Authorities follow leads in 30-year-old murder case

Published 11:11 am Wednesday, June 22, 2011

Lawrence County Sheriff’s Office is following up on a few leads that have come in about the identity of a woman who was killed 30 years ago.

“We have had several tips about some of the things that were heard about 30 years ago,” Sheriff Jeff Lawless said. “We are following up on a few leads. Nothing concrete. A few phone calls we are checking.”

A week ago the county coroner’s office exhumed the remains of a Jane Doe, buried in an unmarked grave off Homeless Road. The body was found in 1981 by children playing in an isolated area near Dobbstown who saw something floating in a well. The body was recovered and found to be so decomposed an initial examination couldn’t determine the gender.

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Later it was determined the body was of a woman who had apparently been manually strangled with the body weighted down with a concrete block. The body could have been in the cistern as long as October 1979.

After the exhumation the body was taken to the office of Mark Hammond, Boyd County coroner where it was examined by Dr. Elizabeth A. Murray, a professor of biology at the College of Mount St. Joseph in Cincinnati and a board-certified forensic anthropologist.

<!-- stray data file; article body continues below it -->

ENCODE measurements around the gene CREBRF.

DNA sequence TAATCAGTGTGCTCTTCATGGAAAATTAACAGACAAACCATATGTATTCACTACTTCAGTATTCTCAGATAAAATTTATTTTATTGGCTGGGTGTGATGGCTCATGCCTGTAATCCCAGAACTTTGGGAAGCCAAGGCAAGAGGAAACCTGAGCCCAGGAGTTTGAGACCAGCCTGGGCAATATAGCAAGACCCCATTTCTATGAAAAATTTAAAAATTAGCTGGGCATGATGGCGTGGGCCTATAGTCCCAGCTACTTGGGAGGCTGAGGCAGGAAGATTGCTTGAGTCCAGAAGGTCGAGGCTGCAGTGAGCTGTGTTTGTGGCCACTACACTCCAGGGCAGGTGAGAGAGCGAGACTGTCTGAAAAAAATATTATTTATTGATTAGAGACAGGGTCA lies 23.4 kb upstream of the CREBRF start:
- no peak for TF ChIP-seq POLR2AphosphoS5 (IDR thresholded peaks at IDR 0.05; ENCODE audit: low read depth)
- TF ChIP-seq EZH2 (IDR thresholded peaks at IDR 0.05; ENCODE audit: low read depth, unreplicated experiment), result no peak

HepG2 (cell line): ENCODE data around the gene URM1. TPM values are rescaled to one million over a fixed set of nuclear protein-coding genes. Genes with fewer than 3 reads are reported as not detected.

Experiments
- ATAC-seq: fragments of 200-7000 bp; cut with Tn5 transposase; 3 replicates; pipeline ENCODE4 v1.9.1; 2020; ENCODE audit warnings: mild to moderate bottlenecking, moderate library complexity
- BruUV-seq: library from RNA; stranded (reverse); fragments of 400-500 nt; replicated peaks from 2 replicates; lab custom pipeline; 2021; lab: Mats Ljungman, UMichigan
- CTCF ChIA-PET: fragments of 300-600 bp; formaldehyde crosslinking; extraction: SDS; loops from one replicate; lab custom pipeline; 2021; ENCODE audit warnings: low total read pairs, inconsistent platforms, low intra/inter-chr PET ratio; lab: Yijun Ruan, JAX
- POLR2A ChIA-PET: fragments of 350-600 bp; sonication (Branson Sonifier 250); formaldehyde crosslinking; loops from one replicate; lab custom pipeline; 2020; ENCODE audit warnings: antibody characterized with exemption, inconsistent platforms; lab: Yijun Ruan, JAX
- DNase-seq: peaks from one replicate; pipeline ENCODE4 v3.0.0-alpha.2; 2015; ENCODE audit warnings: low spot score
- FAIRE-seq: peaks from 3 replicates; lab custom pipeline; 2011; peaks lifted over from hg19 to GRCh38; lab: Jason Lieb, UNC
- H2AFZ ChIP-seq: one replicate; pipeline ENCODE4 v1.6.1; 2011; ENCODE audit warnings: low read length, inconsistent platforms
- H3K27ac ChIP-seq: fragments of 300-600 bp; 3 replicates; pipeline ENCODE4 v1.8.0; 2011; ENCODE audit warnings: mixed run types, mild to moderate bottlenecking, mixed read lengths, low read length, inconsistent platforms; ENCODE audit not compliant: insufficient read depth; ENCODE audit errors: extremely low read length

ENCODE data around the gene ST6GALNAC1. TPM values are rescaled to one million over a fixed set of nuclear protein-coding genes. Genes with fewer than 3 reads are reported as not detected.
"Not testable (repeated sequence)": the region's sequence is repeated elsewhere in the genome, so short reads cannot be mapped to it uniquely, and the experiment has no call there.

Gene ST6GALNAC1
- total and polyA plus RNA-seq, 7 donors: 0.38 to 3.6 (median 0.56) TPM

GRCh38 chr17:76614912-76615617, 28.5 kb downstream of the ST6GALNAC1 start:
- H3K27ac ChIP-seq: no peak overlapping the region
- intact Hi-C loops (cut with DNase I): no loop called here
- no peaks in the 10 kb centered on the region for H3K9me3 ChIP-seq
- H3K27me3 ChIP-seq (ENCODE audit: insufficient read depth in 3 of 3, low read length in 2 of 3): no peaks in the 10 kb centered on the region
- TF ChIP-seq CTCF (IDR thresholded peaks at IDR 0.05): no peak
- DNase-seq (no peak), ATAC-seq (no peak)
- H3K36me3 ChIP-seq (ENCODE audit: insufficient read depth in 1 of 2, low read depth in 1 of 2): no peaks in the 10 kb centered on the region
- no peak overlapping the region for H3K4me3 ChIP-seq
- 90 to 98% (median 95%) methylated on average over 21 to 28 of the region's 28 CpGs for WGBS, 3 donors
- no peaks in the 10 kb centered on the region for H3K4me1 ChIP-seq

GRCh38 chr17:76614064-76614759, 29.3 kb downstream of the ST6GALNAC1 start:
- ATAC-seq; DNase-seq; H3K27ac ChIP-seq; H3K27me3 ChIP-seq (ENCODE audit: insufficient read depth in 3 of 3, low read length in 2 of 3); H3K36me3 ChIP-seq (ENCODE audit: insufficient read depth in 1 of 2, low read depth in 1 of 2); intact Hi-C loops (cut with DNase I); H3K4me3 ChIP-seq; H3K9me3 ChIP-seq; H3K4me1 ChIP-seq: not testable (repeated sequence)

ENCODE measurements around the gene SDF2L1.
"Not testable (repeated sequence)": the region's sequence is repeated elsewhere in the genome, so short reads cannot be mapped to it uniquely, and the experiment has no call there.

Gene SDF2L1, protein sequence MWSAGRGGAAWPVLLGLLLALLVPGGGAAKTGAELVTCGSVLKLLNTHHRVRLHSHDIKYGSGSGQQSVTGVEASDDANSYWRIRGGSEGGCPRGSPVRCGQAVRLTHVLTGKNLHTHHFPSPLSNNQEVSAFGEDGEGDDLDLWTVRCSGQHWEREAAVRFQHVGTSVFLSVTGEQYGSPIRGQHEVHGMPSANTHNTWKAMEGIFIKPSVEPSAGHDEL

The purpose of the exam was to extract DNA, map it and then put it into the National Unidentified Persons Data System (NamUs). Information already known about Jane Doe was recently put into the NamUs databank, including possible age, location of body found, clothing and possible dates for the murder. That eliminated 13 decedents as possible identities.

Dental records were also compiled and after the DNA exam, the body was taken to a local hospital where it was X-rayed.

“Jane Doe had extensive dental work done over her lifetime and we believe there exists charts that could identify her somewhere,” according to a release from Deputy Coroner Bill Nenni. “Dr. (Ralph) Beadle found that Jane Doe had a very pronounced overbite, a condition also known as ‘buck teeth.’ Beadle believes that even a casual acquaintance of hers would notice the way her upper teeth would protrude over her lower lip.”

Beadle intends to submit an article to the American Dental Association with her dental records.

The exam has determined that the body is of a white female between the ages of 30 and 60 weighing 120 to 150 pounds and was between 5-foot-3 and 5-foot-5.

“The dental records and X rays will be added into NamUs,” Lawless said. “We will continue to compile as much information.”

One lead comes from law enforcement in a town outside of Charleston, W.Va.

“There was a missing lady in West Virginia during that time frame,” Lawless said. “When we get the DNA, they want to compare it to what they have.”

Getting that could take up to two months, the sheriff said.

The body was re-interred at the same location on Friday by staff of the county coroner’s office.

“There was some talk that maybe somebody would donate a stone to mark the plot, but we haven’t heard,” Lawless said.

Anyone with any information may contact the sheriff at (740) 532-3525 or the coroner’s office at (740) 532-3309.